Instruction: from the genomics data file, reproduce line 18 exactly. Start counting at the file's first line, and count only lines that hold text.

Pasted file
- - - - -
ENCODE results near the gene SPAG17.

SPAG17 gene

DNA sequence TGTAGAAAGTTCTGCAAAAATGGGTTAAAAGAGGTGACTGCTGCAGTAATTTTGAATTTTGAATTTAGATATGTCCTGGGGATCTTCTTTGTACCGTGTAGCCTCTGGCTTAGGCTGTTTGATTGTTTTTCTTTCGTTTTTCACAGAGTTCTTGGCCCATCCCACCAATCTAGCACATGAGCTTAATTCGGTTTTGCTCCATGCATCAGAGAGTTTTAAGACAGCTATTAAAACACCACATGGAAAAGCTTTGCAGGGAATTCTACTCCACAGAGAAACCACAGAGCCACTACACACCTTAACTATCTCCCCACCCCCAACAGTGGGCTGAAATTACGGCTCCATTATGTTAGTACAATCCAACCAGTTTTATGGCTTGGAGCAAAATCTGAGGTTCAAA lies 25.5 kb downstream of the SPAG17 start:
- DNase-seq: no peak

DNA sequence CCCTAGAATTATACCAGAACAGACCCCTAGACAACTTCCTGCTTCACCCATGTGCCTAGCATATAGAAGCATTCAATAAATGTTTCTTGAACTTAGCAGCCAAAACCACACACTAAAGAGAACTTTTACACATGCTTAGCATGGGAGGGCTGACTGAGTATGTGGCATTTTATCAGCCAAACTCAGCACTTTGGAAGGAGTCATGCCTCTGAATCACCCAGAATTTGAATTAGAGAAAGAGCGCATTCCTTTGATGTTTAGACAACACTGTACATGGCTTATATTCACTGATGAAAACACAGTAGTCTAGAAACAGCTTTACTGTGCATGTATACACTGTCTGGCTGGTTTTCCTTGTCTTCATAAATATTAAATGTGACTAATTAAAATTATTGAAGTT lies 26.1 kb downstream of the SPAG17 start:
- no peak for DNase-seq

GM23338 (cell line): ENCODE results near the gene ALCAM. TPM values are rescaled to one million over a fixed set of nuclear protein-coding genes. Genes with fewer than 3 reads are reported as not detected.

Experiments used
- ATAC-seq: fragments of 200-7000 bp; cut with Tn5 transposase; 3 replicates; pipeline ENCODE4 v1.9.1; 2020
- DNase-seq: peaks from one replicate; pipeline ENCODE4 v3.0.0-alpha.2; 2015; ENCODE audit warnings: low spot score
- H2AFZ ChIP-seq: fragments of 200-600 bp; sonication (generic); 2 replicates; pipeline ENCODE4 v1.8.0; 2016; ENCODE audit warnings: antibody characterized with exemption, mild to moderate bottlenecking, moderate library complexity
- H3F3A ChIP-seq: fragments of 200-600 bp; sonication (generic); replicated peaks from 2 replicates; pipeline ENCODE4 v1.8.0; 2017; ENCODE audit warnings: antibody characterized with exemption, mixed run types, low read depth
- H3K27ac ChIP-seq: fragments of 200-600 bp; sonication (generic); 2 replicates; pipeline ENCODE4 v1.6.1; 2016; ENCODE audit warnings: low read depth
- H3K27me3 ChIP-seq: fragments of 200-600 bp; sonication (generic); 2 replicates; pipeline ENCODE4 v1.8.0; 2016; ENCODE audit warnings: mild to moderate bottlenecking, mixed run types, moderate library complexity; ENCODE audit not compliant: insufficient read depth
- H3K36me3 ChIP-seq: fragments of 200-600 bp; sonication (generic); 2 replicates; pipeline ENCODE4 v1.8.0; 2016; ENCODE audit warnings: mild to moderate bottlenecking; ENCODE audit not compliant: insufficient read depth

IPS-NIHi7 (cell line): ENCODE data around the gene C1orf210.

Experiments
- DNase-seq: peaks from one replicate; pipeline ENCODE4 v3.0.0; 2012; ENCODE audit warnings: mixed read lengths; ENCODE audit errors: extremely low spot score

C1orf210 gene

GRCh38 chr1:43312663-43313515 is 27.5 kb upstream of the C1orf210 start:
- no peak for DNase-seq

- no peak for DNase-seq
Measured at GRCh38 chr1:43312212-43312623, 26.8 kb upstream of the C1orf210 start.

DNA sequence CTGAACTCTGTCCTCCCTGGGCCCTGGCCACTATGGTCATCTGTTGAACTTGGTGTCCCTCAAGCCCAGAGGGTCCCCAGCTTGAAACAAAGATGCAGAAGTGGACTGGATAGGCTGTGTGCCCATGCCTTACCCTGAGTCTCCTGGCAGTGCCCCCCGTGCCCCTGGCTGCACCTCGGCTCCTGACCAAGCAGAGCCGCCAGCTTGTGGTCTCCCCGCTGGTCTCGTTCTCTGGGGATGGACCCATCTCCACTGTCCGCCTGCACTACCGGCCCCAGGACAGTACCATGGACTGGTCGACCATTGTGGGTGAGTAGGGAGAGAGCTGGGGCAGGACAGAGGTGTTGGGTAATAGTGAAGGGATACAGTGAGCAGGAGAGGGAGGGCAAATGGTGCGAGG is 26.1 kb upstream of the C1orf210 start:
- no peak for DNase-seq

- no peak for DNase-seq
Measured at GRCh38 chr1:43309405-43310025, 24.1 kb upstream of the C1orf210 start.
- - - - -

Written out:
- DNase-seq: peaks from one replicate; pipeline ENCODE4 v3.0.0; 2012; ENCODE audit warnings: mixed read lengths; ENCODE audit errors: extremely low spot score